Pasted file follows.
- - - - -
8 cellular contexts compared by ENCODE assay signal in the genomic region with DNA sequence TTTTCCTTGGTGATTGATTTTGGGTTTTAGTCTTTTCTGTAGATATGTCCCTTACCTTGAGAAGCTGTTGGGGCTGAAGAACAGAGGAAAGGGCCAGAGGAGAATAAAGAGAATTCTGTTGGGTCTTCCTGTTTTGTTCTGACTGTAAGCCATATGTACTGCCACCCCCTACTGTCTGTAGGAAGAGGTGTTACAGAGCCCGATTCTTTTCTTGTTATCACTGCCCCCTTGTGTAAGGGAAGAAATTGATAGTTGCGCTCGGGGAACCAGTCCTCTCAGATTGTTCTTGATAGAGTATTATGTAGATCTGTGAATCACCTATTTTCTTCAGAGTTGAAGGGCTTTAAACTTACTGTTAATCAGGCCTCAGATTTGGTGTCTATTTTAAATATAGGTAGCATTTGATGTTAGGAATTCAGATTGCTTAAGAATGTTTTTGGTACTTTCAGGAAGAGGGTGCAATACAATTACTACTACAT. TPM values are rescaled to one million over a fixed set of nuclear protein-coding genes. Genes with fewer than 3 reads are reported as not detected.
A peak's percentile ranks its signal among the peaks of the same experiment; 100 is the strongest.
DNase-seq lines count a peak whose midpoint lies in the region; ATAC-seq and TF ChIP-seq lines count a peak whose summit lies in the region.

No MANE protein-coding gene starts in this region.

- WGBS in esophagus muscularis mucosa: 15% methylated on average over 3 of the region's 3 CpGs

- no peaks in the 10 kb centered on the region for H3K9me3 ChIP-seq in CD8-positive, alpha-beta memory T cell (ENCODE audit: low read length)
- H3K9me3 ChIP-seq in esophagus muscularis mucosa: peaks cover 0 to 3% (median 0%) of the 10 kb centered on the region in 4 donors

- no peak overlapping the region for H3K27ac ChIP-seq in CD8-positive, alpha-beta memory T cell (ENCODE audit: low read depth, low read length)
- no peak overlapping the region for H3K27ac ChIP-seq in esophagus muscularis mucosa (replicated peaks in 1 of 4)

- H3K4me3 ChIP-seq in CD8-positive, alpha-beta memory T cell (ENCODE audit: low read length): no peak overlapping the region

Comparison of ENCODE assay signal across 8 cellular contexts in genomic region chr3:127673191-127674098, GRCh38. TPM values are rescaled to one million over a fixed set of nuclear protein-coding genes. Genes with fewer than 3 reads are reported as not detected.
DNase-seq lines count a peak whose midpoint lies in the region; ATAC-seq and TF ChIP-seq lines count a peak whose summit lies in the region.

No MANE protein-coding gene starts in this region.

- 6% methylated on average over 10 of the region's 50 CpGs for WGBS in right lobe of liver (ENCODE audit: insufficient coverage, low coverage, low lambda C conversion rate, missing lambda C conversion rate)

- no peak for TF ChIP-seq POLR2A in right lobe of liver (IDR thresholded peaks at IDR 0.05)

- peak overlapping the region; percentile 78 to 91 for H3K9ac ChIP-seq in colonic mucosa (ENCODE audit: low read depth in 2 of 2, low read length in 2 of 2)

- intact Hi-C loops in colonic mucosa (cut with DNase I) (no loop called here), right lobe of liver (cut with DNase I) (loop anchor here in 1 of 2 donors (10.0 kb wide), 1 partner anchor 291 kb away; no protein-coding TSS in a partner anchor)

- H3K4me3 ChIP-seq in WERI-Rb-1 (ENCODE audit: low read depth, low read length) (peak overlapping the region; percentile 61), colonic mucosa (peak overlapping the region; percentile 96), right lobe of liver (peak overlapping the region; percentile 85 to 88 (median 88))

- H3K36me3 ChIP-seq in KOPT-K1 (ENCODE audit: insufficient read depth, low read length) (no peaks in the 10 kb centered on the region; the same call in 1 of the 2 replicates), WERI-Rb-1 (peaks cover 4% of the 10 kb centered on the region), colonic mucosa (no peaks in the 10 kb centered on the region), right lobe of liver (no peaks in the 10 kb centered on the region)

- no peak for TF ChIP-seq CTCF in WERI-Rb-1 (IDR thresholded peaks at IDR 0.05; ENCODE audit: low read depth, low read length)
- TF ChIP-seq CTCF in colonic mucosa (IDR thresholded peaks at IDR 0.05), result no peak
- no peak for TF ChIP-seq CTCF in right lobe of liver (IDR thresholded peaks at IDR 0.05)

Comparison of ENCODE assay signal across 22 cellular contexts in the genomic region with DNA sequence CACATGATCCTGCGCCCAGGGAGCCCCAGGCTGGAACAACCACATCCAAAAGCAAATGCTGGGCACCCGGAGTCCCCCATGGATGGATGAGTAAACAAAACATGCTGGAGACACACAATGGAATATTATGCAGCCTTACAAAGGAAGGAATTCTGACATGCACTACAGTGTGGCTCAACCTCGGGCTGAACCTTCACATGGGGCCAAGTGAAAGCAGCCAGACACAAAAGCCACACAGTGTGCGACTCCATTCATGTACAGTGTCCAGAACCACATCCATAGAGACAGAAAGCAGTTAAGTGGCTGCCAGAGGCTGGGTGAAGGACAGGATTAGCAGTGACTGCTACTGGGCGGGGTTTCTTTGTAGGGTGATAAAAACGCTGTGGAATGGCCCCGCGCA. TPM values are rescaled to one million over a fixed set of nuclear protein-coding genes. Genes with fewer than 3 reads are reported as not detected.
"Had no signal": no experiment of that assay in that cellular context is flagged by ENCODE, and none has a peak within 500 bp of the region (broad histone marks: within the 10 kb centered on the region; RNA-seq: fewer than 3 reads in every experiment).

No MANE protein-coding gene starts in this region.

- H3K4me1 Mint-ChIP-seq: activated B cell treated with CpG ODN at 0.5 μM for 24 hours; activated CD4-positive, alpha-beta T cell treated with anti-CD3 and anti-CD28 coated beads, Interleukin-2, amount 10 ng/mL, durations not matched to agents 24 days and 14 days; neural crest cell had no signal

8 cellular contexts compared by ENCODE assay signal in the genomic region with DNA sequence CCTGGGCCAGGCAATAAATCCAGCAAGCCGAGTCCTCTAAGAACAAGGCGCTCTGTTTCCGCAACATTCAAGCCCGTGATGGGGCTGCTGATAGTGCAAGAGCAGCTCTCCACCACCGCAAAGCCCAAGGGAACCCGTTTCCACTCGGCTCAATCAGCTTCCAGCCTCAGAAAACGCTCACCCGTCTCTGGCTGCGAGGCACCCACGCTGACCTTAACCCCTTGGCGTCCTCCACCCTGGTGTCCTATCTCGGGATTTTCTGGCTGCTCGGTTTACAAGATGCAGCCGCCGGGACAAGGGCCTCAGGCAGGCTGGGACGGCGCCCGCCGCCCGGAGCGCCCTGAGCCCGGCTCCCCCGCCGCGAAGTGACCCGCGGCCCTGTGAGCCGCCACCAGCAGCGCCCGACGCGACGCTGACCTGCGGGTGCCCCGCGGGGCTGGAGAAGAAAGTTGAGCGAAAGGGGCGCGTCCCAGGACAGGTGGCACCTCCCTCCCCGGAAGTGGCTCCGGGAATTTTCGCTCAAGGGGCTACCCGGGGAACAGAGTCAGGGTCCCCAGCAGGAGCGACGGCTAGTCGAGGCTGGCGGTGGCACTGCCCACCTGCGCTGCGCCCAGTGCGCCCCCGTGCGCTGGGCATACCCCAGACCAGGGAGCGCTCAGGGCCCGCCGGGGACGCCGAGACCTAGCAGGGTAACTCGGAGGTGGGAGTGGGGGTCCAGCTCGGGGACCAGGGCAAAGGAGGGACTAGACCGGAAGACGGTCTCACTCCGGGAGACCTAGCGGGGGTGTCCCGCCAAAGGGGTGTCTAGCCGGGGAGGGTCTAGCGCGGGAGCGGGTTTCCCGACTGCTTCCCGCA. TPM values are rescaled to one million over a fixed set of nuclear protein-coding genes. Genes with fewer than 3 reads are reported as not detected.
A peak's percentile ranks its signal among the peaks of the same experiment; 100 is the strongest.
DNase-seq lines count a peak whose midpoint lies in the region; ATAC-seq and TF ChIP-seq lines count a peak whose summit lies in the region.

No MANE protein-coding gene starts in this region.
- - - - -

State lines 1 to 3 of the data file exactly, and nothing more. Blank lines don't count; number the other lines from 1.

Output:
8 cellular contexts compared by ENCODE assay signal in the genomic region with DNA sequence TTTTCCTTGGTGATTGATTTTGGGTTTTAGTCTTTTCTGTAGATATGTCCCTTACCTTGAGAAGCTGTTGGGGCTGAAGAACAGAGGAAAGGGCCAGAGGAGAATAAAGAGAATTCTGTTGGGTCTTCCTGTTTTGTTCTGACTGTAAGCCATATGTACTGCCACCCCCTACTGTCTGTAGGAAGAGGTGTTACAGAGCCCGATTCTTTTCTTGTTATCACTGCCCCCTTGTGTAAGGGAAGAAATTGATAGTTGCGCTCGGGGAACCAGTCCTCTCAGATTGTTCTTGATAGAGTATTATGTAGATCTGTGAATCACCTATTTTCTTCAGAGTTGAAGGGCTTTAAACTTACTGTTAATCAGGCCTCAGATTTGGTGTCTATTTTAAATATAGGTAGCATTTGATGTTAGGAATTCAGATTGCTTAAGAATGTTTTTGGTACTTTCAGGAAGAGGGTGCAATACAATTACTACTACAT. TPM values are rescaled to one million over a fixed set of nuclear protein-coding genes. Genes with fewer than 3 reads are reported as not detected.
A peak's percentile ranks its signal among the peaks of the same experiment; 100 is the strongest.
DNase-seq lines count a peak whose midpoint lies in the region; ATAC-seq and TF ChIP-seq lines count a peak whose summit lies in the region.